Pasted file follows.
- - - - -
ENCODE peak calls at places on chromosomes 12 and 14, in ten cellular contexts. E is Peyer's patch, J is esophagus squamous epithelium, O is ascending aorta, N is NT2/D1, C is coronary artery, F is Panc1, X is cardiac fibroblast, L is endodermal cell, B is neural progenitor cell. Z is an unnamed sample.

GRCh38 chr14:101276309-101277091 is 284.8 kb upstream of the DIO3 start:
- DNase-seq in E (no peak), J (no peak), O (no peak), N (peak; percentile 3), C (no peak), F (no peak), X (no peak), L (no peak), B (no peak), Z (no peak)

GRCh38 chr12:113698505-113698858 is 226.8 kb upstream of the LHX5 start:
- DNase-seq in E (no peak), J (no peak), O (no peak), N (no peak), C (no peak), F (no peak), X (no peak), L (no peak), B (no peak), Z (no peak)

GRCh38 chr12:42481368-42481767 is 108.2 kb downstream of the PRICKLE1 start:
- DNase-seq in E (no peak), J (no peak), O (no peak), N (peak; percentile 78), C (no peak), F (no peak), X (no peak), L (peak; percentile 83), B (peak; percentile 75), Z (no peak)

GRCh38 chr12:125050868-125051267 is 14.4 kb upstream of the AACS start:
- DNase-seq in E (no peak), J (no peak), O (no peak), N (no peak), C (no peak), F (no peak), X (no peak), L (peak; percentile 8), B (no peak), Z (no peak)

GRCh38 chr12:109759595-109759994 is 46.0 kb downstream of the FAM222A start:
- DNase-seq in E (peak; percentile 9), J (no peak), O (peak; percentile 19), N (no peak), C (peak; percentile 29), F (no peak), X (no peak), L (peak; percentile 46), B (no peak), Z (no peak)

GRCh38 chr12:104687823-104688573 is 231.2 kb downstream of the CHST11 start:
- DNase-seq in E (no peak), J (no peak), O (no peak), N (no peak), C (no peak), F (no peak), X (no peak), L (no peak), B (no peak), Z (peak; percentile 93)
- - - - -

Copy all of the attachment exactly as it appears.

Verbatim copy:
ENCODE peak calls at places on chromosomes 12 and 14, in ten cellular contexts. E is Peyer's patch, J is esophagus squamous epithelium, O is ascending aorta, N is NT2/D1, C is coronary artery, F is Panc1, X is cardiac fibroblast, L is endodermal cell, B is neural progenitor cell. Z is an unnamed sample.

GRCh38 chr14:101276309-101277091 is 284.8 kb upstream of the DIO3 start:
- DNase-seq in E (no peak), J (no peak), O (no peak), N (peak; percentile 3), C (no peak), F (no peak), X (no peak), L (no peak), B (no peak), Z (no peak)

GRCh38 chr12:113698505-113698858 is 226.8 kb upstream of the LHX5 start:
- DNase-seq in E (no peak), J (no peak), O (no peak), N (no peak), C (no peak), F (no peak), X (no peak), L (no peak), B (no peak), Z (no peak)

GRCh38 chr12:42481368-42481767 is 108.2 kb downstream of the PRICKLE1 start:
- DNase-seq in E (no peak), J (no peak), O (no peak), N (peak; percentile 78), C (no peak), F (no peak), X (no peak), L (peak; percentile 83), B (peak; percentile 75), Z (no peak)

GRCh38 chr12:125050868-125051267 is 14.4 kb upstream of the AACS start:
- DNase-seq in E (no peak), J (no peak), O (no peak), N (no peak), C (no peak), F (no peak), X (no peak), L (peak; percentile 8), B (no peak), Z (no peak)

GRCh38 chr12:109759595-109759994 is 46.0 kb downstream of the FAM222A start:
- DNase-seq in E (peak; percentile 9), J (no peak), O (peak; percentile 19), N (no peak), C (peak; percentile 29), F (no peak), X (no peak), L (peak; percentile 46), B (no peak), Z (no peak)

GRCh38 chr12:104687823-104688573 is 231.2 kb downstream of the CHST11 start:
- DNase-seq in E (no peak), J (no peak), O (no peak), N (no peak), C (no peak), F (no peak), X (no peak), L (no peak), B (no peak), Z (peak; percentile 93)